This paper presents the results of a comparative study on disciplinary observance systems of the auditing profession within two member states of the European Union: Germany and Denmark. Disciplinary observance is an important factor in reducing the hidden action problem, but could also be used by the profession to signal quality. In Germany, the Wirtschaftsprüferkammer is the supervisory body which oversees compliance with standards and professional duties. It is entitled to sanction the minor violations of duties by auditors. Only more severe types of misbehaviour are dealt with by courts. In Denmark, a special court (Disciplinæernævn) is concerned with disciplinary actions against auditors. The results of this study will demonstrate that audit regulations and in particular disciplinary laws remain basically national, despite efforts to harmonise auditing. This study identifies characteristics of disciplinary systems common to both countries and provides information on the functioning of both systems that may be useful in a number of ways. The results presented might initiate a more systematic comparison of disciplinary systems within member states of the European Union, which would enhance institutional knowledge of the European market for auditing services. This in turn could promote the process of achieving a single European market for auditing services and thus reduce market inefficiencies. [source]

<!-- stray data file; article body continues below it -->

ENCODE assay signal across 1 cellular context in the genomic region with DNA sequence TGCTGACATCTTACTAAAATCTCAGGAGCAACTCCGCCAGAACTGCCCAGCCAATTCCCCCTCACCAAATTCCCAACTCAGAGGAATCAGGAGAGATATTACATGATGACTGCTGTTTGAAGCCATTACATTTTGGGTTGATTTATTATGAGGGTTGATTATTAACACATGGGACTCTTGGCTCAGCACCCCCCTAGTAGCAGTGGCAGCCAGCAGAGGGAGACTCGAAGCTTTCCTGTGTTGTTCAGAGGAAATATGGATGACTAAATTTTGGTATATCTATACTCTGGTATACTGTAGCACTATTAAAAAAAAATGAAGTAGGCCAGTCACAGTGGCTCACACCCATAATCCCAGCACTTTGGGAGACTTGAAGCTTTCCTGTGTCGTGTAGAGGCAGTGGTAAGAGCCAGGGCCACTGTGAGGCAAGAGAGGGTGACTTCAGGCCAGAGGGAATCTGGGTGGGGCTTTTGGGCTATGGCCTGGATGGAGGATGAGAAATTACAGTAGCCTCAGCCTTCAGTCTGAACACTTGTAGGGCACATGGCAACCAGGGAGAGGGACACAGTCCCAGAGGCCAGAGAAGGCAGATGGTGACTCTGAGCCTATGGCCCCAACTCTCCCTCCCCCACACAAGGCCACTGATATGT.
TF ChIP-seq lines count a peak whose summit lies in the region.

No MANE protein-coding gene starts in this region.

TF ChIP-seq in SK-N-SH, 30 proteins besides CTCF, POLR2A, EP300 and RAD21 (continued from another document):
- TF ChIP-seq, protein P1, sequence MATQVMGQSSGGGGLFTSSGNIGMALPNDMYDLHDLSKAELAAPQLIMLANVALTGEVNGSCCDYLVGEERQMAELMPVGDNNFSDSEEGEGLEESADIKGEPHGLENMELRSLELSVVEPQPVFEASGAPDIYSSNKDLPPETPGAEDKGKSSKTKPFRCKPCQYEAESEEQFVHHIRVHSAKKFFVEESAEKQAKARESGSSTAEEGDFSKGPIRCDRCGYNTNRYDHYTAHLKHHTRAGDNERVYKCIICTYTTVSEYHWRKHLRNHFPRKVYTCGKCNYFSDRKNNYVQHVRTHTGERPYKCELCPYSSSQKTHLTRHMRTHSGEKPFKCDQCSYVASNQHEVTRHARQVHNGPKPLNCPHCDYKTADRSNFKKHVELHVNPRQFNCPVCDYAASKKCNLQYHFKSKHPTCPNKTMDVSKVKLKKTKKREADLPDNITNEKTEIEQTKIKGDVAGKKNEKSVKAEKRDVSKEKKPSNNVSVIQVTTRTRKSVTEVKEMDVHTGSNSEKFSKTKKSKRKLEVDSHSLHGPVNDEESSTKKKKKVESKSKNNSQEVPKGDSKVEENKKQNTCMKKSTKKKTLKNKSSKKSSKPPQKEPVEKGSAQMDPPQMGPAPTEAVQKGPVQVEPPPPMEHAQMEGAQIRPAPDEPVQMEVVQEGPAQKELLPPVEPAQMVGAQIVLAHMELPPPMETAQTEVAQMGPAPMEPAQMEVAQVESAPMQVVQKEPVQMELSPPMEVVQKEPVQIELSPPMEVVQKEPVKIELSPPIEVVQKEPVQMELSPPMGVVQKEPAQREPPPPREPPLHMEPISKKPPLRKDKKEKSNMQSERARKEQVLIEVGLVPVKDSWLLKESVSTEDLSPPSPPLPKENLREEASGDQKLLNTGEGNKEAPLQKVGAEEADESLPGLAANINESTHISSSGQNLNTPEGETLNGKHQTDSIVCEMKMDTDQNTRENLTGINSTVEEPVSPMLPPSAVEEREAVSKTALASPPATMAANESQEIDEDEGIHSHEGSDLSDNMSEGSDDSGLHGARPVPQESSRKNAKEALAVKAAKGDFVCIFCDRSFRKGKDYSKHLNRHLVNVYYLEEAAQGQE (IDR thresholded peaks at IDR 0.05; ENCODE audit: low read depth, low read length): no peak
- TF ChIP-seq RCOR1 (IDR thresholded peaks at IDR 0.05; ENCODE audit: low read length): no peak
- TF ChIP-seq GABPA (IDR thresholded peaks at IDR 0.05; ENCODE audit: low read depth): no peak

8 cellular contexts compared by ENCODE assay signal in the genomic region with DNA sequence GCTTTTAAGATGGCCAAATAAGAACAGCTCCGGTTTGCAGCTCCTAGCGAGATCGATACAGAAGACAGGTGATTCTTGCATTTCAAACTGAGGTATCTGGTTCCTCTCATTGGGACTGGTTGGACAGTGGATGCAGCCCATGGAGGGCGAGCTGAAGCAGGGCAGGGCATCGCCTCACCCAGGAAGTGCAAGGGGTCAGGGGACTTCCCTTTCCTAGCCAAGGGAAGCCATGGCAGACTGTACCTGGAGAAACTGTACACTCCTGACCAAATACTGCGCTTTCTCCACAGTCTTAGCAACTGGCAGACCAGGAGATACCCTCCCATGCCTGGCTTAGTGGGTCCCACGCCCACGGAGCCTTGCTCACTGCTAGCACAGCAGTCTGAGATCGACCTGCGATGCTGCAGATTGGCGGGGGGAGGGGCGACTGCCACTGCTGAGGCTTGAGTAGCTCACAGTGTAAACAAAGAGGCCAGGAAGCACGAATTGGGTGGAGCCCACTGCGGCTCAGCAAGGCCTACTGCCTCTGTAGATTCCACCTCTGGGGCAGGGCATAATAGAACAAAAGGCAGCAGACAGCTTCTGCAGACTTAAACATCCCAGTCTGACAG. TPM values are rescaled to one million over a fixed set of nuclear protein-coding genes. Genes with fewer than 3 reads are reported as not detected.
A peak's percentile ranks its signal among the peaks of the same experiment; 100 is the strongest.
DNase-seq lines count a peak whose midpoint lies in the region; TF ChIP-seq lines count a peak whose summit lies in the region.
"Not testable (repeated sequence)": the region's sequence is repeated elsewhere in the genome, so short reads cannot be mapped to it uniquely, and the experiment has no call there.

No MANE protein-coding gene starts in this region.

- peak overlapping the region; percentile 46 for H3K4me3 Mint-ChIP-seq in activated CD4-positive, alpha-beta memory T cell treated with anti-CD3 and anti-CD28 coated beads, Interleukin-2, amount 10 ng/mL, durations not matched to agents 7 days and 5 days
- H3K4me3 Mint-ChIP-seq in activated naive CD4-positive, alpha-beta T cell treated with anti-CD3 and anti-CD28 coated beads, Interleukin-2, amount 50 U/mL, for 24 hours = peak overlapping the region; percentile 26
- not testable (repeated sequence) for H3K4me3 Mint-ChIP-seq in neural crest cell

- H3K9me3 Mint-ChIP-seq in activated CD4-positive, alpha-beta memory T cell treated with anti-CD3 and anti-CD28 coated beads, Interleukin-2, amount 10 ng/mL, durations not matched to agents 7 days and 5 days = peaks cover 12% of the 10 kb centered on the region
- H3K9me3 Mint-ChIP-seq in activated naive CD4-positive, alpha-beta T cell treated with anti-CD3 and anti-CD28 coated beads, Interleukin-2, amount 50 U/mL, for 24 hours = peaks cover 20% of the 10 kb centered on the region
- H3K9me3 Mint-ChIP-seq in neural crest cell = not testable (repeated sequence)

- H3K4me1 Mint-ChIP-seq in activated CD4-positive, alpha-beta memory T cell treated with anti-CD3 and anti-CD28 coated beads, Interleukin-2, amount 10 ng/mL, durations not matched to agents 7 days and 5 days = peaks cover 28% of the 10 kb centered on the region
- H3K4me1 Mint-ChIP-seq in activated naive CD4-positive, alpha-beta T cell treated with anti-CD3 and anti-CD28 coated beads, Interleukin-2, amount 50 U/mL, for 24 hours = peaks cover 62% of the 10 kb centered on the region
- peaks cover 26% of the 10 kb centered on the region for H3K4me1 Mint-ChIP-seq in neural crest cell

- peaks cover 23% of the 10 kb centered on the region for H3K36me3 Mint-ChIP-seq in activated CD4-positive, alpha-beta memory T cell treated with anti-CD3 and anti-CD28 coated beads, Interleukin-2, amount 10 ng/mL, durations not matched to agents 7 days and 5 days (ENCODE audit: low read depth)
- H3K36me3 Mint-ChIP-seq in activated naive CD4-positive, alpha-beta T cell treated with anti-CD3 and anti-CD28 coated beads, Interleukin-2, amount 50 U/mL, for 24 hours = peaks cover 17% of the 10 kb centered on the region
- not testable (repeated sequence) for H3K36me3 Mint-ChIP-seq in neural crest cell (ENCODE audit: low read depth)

The Importance of Auditing Topics to Chinese Auditors

    Ronald A. Davidson
    This paper describes the recent history of auditing in China and reports on a survey of Chinese auditors and accounting academics on the importance of a number of auditing topics. We find that Chinese auditors are concerned about their professional responsibilities and legal liabilities, probably resulting from the recent instances of the imposition of severe penalties for breaking the law. We also find that Chinese auditors appear to be more concerned with what we might refer to as the traditional financial audit approach, and are not yet at the stage of using a risk-based audit approach. [source]

    An Examination of the Effects of Accountability when Auditors are Uncertain about the Views of Superior Partners

    Steven E. Kaplan
    This experiment focused on the effect of accountability on senior audit managers' reporting decisions related to ambiguous scenarios, where the auditors could only speculate on the views of superior auditors on specific reporting issues. It examines the potential effect of accountability on the relationship between judgments an auditor would make versus the judgments the auditor perceives superior partners would make. In particular, accountable auditors were predicted to engage in a hybrid strategy of processing information with more effort and of complying more with views they perceived to be held by the superiors. Consistent with the acceptability heuristic, the results indicate that accountability is associated with greater agreement between self-judgments and judgments the auditor perceives superiors would make. However, contrary to Tetlock's (1992) theory but consistent with some prior research (Johnson and Kaplan, 1991; Hoffman and Patton, 1997), the accountability treatment did not significantly affect the auditors' processing of information. [source]